Residents in the Dingle Peninsula could potentially produce and consume their own electricity supply becoming more self-sufficient while also reducing their carbon footprint, this was the key message of the Sustainability Dingle final report presented recently to local stakeholders in a workshop addressing the conclusions of the project.

Funded by Sustainable Energy Authority Ireland (SEAI), the Sustainability Dingle project led by Walton Institute at South East Technological University (SETU), in collaboration with Údarás na Gaeltachta, the Dingle Creativity and Innovation Hub, and the Corca Dhuibhne Community Energy group, assessed and demonstrated the capacity for a locally owned and managed electricity supply for the Dingle Peninsula, through the establishment of Renewable Energy Communities (REC’s).  

Using REC’s Sustainability Dingle provides an alternative, more efficient and greener method for powering the region by organising consumers into groups, so they can work together to balance their energy supply and demand. The REC concept comes from new EU Directives which enable local groups to generate, sell, store, and share energy within their communities. Currently, local groups such as West Kerry are not engaged in the Clean Energy Transition and REC’s can provide the scale and legal framework to become actively involved.

The Sustainability Dingle team developed a software platform which facilitates the creation of REC’s, maximising their sustainability by integrating renewable energy, batteries, and smart grid technologies. Researchers began by modelling a small cluster of industrial and residential end users before rolling out geographically along the network to include the entire peninsula. Using data from ESB Networks, they also assessed the power of the local grid to maintain the region and concluded that the capacity is available to power West Kerry if the electricity generated in the area is distributed there.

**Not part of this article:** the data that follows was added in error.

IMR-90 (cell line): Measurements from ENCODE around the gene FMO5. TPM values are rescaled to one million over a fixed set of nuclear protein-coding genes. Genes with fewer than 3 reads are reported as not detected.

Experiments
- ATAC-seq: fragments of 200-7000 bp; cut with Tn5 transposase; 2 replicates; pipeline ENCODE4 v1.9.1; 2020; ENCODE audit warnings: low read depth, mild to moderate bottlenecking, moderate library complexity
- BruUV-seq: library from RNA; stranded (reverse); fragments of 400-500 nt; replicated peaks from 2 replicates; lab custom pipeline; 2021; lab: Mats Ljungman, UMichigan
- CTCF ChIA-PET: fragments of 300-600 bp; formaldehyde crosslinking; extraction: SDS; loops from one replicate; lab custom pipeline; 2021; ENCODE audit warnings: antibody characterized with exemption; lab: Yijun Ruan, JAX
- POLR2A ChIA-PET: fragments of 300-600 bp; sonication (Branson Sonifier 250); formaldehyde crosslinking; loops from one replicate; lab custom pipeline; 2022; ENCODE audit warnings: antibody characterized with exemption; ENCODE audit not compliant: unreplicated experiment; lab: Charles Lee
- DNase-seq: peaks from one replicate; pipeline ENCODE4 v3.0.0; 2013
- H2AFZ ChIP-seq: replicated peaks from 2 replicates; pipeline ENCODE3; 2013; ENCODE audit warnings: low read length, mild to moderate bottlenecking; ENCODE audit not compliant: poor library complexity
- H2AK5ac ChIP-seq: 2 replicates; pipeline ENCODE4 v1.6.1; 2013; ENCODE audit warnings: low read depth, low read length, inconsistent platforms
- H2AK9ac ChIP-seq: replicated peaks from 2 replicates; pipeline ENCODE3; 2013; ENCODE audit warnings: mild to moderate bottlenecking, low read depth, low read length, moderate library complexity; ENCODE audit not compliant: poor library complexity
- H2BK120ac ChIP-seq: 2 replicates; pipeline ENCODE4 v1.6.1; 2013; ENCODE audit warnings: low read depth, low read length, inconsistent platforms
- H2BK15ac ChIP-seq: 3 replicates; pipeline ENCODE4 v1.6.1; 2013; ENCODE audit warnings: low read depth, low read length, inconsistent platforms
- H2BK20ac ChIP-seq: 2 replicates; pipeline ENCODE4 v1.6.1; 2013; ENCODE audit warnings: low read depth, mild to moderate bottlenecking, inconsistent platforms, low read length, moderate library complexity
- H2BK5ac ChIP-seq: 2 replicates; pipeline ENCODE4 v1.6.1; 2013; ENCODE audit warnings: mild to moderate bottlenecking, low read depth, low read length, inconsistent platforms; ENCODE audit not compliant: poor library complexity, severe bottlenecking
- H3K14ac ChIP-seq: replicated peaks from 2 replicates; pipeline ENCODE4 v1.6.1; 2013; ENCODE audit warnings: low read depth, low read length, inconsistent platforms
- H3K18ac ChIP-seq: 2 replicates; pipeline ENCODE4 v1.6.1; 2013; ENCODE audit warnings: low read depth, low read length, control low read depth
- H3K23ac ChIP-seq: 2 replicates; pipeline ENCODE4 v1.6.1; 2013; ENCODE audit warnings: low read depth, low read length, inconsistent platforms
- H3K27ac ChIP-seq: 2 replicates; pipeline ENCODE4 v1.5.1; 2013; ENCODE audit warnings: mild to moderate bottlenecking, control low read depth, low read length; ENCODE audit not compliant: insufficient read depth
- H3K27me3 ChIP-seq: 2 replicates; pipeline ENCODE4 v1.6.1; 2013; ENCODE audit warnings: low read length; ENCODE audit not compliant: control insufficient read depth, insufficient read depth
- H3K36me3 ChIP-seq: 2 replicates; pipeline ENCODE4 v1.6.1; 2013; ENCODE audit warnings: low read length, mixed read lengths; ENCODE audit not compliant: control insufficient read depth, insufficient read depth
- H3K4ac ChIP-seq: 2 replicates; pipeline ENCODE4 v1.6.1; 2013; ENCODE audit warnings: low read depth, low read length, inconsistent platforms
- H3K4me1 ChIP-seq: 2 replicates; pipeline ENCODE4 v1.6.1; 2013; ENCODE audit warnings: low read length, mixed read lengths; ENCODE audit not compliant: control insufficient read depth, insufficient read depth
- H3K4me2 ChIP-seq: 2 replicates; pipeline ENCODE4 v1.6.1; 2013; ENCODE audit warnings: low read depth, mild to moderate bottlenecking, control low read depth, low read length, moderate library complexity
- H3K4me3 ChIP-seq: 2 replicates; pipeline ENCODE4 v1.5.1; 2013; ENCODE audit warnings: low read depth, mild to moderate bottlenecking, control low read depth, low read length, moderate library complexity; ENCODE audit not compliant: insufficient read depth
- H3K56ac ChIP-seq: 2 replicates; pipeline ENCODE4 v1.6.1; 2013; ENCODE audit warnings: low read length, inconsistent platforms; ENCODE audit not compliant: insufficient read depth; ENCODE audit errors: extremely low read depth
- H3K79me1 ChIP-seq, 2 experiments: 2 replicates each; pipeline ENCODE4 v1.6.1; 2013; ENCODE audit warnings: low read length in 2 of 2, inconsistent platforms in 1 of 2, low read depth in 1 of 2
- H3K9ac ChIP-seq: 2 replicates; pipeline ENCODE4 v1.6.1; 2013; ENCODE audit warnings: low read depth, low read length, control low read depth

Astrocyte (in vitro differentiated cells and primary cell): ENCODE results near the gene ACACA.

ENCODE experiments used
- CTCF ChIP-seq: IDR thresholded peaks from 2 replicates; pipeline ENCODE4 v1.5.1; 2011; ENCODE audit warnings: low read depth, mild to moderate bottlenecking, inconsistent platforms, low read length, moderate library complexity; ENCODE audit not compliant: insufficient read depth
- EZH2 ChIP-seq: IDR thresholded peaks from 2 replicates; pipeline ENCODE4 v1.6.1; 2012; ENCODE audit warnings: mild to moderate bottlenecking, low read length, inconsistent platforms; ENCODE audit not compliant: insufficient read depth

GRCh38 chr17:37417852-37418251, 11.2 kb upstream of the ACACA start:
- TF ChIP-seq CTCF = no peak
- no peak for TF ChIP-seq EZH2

“The Sustainability Dingle project has demonstrated how Renewable Energy Communities can be a significant driver of the Clean Energy Transition and our movement towards toward a global net zero energy system,” explained Project Lead, Sean Lyons, Walton Institute. “Integrating renewables to match local demand can balance the local grid and sweat the assets in a more efficient manner which will be critical as we electrify heat and transport.”

Unfortunately, the Sustainability Dingle model cannot be realised until government implements new European legislation which allows communities to generate and share electricity as currently seen in other European countries such as France and Spain. However, the project provides solid results which can assist in transposing these directives to suit the Irish market.

The Walton Institute team are currently involved in a new EU Interreg project called SAtComm which will look to establish REC’s in France, Spain and Portugal as well as Ireland going forward as the new directives are implemented.